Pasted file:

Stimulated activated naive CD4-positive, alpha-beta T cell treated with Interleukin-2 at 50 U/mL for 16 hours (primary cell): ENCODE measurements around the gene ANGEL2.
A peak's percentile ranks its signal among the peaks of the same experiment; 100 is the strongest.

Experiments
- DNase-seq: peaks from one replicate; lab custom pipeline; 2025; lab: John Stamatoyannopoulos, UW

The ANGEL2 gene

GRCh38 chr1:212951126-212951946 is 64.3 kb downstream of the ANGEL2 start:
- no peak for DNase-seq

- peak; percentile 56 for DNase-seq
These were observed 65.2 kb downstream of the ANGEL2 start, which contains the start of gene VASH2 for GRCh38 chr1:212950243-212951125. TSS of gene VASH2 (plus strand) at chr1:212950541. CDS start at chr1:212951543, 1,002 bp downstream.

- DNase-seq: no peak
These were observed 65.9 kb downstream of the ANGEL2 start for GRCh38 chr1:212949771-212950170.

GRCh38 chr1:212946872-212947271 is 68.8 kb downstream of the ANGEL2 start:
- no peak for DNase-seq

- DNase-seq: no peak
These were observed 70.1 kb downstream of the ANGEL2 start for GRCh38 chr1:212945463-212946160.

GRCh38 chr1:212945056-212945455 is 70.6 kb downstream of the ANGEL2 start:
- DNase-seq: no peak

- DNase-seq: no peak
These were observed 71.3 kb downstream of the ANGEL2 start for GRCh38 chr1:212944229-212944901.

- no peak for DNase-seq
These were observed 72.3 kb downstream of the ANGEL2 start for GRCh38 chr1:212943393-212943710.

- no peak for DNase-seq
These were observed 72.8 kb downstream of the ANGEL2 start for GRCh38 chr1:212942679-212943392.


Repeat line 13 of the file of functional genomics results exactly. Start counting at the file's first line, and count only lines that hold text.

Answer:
- no peak for DNase-seq